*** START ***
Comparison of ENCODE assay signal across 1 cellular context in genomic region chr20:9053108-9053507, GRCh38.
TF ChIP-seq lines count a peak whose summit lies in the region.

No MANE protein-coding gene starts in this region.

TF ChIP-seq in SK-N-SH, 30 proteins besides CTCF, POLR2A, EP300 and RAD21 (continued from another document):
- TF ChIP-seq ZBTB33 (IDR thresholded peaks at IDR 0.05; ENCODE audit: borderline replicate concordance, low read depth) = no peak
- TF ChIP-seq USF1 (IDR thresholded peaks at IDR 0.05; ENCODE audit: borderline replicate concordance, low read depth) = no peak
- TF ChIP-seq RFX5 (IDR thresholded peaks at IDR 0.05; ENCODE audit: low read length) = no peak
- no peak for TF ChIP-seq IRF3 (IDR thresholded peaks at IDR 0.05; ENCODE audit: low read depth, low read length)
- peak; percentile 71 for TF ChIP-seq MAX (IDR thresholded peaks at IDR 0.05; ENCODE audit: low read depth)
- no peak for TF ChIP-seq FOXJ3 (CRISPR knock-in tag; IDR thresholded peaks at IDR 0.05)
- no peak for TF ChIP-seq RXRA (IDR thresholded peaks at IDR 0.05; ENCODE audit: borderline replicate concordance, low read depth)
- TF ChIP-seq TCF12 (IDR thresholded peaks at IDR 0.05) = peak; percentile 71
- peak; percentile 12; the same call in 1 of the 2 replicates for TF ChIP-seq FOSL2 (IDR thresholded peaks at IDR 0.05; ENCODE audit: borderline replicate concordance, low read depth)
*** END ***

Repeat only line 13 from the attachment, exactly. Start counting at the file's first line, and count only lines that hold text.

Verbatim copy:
- peak; percentile 12; the same call in 1 of the 2 replicates for TF ChIP-seq FOSL2 (IDR thresholded peaks at IDR 0.05; ENCODE audit: borderline replicate concordance, low read depth)